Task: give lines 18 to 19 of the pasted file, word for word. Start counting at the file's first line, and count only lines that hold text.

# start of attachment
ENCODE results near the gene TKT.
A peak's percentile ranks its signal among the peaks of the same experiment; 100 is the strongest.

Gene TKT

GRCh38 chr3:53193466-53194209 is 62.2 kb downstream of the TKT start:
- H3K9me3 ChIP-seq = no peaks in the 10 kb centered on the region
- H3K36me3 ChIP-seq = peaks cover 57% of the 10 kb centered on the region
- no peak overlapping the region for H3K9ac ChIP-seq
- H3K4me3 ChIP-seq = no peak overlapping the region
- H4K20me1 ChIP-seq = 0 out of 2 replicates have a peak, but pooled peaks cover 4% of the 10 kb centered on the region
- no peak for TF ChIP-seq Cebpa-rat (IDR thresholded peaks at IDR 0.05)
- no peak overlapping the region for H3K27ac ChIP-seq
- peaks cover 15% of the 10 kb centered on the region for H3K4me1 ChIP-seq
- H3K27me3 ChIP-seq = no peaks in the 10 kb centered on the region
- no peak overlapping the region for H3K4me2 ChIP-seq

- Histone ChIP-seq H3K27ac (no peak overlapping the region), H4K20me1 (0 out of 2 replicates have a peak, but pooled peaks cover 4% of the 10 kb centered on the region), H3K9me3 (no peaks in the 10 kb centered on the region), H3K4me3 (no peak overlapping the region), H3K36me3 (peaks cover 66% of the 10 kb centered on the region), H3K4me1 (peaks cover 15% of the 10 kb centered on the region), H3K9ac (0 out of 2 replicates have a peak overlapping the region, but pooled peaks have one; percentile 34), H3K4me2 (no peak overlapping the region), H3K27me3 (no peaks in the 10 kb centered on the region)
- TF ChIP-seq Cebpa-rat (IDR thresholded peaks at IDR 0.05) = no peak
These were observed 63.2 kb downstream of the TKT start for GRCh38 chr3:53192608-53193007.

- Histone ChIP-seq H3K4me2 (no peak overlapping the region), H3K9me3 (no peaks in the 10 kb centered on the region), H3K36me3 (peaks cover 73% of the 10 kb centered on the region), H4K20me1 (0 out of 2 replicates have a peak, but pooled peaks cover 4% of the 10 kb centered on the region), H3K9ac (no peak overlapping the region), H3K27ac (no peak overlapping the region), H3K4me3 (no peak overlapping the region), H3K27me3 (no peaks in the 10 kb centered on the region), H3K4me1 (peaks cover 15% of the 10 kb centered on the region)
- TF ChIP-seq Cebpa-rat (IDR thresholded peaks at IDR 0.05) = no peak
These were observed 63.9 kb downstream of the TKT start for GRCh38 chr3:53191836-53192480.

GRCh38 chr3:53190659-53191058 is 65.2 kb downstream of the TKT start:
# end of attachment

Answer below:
- Histone ChIP-seq H3K4me2 (no peak overlapping the region), H3K9me3 (no peaks in the 10 kb centered on the region), H3K36me3 (peaks cover 73% of the 10 kb centered on the region), H4K20me1 (0 out of 2 replicates have a peak, but pooled peaks cover 4% of the 10 kb centered on the region), H3K9ac (no peak overlapping the region), H3K27ac (no peak overlapping the region), H3K4me3 (no peak overlapping the region), H3K27me3 (no peaks in the 10 kb centered on the region), H3K4me1 (peaks cover 15% of the 10 kb centered on the region)
- TF ChIP-seq Cebpa-rat (IDR thresholded peaks at IDR 0.05) = no peak